Justus Liebig University Giessen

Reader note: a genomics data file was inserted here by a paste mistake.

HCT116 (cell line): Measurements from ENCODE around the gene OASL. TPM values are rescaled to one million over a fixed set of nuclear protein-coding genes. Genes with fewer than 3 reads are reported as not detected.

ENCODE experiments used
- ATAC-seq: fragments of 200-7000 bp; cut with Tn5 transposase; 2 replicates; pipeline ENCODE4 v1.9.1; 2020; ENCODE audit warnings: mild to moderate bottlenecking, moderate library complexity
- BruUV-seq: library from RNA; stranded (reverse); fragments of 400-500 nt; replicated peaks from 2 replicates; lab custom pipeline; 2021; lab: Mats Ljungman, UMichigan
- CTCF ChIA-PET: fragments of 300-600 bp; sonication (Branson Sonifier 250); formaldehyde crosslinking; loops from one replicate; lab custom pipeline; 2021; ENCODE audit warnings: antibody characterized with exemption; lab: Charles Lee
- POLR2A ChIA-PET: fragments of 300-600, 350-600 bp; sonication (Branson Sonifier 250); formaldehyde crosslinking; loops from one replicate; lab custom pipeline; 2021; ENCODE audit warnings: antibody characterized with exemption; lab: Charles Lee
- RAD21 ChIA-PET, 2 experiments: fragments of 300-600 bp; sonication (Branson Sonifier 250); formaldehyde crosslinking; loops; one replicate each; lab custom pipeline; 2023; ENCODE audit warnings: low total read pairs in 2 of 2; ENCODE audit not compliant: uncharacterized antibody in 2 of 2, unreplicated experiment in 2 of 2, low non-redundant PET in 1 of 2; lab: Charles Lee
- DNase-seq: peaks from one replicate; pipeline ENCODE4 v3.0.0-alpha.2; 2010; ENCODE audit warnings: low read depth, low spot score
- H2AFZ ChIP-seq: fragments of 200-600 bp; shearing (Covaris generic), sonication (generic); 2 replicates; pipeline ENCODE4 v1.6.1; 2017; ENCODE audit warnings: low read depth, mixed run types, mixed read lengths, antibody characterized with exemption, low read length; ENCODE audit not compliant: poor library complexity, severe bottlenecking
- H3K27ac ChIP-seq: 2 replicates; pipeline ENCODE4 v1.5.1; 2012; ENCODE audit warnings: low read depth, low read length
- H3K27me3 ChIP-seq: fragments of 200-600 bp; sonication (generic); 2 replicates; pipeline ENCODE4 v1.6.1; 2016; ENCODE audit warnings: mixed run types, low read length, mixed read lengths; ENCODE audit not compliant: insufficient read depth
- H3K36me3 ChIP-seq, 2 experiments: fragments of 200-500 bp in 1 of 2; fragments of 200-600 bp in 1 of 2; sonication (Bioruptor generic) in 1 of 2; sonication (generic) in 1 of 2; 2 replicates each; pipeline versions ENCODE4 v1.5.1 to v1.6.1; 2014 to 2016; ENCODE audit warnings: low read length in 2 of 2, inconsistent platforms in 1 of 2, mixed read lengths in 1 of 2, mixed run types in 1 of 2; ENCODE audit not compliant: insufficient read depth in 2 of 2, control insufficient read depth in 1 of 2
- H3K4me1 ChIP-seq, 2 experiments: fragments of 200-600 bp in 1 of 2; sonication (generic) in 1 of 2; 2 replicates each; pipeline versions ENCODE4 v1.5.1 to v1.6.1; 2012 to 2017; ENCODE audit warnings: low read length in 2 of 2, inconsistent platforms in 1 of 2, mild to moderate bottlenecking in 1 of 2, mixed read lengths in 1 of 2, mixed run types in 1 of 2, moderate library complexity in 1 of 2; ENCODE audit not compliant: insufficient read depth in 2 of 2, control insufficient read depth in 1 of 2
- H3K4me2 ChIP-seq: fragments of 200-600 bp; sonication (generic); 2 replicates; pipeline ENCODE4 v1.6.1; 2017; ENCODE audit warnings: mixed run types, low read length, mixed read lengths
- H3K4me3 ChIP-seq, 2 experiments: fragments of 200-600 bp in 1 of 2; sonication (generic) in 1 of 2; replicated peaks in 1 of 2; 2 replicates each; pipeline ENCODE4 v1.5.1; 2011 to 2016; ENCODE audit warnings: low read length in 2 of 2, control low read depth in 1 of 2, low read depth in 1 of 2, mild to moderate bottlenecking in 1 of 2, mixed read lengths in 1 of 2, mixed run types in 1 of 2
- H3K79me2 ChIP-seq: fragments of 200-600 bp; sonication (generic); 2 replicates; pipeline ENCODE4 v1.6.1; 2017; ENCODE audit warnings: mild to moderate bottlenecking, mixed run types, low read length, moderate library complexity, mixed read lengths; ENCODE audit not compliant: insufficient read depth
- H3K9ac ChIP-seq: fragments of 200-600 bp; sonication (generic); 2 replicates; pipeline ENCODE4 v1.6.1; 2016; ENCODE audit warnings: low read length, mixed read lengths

Prof. Dr. Agnieszka Golicz is a bioinformatician and a Professor for Agrobioinformatics at the Justus Liebig University Giessen. She completed a BSc (Hons) in Molecular Genetics at the University of Dundee, a PhD in Applied Bioinformatics at the University of Queensland and a McKenzie Fellowship funded post-doctoral research at the University of Melbourne. She has led and contributed to diverse genomics and pangenomics projects, studying eukaryotic (mostly plant) genomic and transcriptomic diversity. In 2020 she was awarded the Sofja Kovalevskaja Award from the Humboldt Foundation to establish a research group in Germany. Her main research focus is the development and use of methods for the analysis of large scale genomic and multi-omic datasets of crops including oilseed rape, faba bean and sorghum. She is particularly interested in structural variants and their effect on genes, the regulation of gene activity and the control of agronomic traits.bioinformatics at the Justus Liebig University Giessen. She completed a BSc (Hons) in Molecular Genetics at the University of Dundee, a PhD in Applied Bioinformatics at the University of Queensland and a McKenzie Fellowship funded post-doctoral research at the University of Melbourne. She has led and contributed to diverse genomics and pangenomics projects, studying eukaryotic (mostly plant) genomic and transcriptomic diversity. In 2020 she was awarded the Sofja Kovalevskaja Award from the Humboldt Foundation to establish a research group in Germany. Her main research focus is the development and use of methods for the analysis of large scale genomic and multi-omic datasets of crops including oilseed rape, faba bean and sorghum. She is particularly interested in structural variants and their effect on genes, the regulation of gene activity and the control of agronomic traits.